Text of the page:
Game Development Reference
Also known as design goals, this section of the software development plan ulti-
mately asks the question, “ What is the tool going to do?”
Briefly describe what the tool will do and ultimately how it will either improve
workflow productivity or affect the content creation pipeline. Outline the current
problems existing without the tool, and how the introduction of the tool will
attempt to solve them.
Describe whether or not the tool will be used for a single purpose throw-away, or
whether it will be applicable for multiple purposes or projects.
Also list the people who will use the tool. As a simple example: “The technical artists
will build programmable shaders using the Visual Shader Designer plug-in from
within 3D Studio Max, and export a binary file that follows the specifications of our
proprietary VSD (.vsd) format.”
The Vision section of the software development plan could be thought of as an
overview and summary of the other sections that follow.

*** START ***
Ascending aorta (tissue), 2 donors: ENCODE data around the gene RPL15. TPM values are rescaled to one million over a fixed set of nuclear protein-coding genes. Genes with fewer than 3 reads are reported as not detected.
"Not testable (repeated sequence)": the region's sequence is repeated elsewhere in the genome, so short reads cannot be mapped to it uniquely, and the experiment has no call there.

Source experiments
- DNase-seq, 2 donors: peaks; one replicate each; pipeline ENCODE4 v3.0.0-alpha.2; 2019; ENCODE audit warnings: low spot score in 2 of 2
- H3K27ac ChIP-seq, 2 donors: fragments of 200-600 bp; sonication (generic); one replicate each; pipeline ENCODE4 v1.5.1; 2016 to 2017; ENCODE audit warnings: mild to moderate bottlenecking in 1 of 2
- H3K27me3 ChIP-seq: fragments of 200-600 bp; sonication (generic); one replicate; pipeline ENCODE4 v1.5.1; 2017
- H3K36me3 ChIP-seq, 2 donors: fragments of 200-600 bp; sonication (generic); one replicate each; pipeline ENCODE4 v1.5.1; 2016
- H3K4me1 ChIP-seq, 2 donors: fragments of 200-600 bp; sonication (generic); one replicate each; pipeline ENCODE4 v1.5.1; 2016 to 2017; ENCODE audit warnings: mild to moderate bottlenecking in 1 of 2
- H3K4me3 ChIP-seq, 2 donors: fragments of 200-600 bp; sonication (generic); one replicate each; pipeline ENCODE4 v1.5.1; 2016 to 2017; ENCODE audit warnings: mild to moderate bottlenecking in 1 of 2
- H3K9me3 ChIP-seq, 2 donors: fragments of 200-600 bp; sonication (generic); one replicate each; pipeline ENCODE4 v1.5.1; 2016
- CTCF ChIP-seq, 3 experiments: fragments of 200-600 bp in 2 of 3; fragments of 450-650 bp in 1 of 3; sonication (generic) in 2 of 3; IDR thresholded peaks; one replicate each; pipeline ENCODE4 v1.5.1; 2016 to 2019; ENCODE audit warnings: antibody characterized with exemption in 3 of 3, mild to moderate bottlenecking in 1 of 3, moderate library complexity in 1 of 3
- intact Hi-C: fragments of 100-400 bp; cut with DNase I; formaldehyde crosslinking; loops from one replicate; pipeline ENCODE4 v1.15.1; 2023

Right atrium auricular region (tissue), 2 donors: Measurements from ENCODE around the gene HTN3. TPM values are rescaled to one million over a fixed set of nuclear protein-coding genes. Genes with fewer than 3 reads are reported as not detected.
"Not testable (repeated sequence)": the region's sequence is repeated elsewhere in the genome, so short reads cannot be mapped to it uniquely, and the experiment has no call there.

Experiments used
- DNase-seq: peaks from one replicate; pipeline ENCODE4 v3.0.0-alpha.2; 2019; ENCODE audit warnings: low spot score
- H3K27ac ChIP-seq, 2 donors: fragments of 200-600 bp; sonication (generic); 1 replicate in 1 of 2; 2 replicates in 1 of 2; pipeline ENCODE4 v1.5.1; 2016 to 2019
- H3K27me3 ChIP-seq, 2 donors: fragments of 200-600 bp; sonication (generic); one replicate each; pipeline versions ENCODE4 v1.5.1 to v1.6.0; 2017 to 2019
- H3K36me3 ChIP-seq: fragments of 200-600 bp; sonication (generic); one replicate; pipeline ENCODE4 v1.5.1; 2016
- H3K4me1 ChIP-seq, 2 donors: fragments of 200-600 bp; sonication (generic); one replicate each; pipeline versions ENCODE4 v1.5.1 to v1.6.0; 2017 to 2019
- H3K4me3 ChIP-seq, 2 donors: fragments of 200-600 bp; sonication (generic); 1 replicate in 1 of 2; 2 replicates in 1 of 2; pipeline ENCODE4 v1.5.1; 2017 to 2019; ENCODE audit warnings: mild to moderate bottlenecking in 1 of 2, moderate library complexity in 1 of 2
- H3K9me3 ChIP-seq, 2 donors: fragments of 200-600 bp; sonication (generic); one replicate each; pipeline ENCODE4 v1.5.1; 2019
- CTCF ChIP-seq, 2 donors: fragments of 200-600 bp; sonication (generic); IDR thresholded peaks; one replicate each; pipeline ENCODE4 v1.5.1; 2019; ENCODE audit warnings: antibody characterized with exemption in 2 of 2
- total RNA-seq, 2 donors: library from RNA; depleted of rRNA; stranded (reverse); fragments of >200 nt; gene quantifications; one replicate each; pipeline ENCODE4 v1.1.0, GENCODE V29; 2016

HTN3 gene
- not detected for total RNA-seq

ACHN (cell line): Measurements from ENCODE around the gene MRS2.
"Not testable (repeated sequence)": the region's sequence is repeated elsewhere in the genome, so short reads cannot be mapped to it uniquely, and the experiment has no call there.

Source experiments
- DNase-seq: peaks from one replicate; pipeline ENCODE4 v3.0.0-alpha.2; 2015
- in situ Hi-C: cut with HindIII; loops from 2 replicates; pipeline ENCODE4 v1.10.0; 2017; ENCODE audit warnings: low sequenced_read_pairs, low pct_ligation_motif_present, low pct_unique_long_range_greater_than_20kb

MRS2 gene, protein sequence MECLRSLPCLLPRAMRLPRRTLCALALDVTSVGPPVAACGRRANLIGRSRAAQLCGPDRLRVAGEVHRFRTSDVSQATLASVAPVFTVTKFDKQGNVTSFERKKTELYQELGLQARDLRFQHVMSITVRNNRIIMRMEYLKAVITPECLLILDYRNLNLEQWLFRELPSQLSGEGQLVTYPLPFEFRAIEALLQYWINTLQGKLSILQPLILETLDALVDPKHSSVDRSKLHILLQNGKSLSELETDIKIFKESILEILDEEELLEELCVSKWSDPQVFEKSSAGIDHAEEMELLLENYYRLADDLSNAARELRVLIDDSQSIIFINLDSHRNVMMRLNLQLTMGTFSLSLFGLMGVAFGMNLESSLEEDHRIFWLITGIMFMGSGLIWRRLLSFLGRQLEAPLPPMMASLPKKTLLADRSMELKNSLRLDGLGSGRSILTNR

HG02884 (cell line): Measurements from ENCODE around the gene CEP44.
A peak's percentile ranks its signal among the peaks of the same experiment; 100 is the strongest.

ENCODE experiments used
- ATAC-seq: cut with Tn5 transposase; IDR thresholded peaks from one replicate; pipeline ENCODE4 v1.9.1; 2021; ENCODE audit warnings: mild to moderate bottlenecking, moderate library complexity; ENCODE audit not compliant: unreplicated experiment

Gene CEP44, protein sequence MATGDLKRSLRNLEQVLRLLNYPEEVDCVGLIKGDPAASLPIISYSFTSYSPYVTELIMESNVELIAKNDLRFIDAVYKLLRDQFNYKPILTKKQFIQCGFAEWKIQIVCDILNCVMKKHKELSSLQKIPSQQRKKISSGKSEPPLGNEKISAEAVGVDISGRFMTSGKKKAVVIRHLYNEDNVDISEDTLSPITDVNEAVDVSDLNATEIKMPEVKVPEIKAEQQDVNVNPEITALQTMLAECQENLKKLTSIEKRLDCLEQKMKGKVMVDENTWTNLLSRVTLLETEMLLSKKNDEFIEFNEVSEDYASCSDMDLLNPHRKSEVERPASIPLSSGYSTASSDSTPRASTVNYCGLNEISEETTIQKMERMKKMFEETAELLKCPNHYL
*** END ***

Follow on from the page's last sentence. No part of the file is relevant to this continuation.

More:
Every software application has stakeholders who will either gain or lose from the
success or failure of a tool, and they ultimately shape the design of the tool to meet
their needs. After all, the stakeholders for a tool are typically the people who will
actually be using it to produce game content or enhance workflow.
The software development plan should define who the stakeholders are, and how
they will be directly affected by the tool. The easiest way to determine who your
stakeholders are is to think of everyone who will be affected by your work, whether
the stakeholders are internal or external to the company. The majority of tools
developed for internal use are catered to the needs of artists or technical designers,
who don't always possess strong technical aptitude.
One of the biggest problems with software development planning is gathering user
requirements that do not solve the problems of the stakeholders. It is very impor-
tant that you ask the right questions of your stakeholders, especially if they do not
have a technical background. A lot of design and development time is wasted
because of incorrect user requirements. Getting them right from the start will help
alleviate this problem.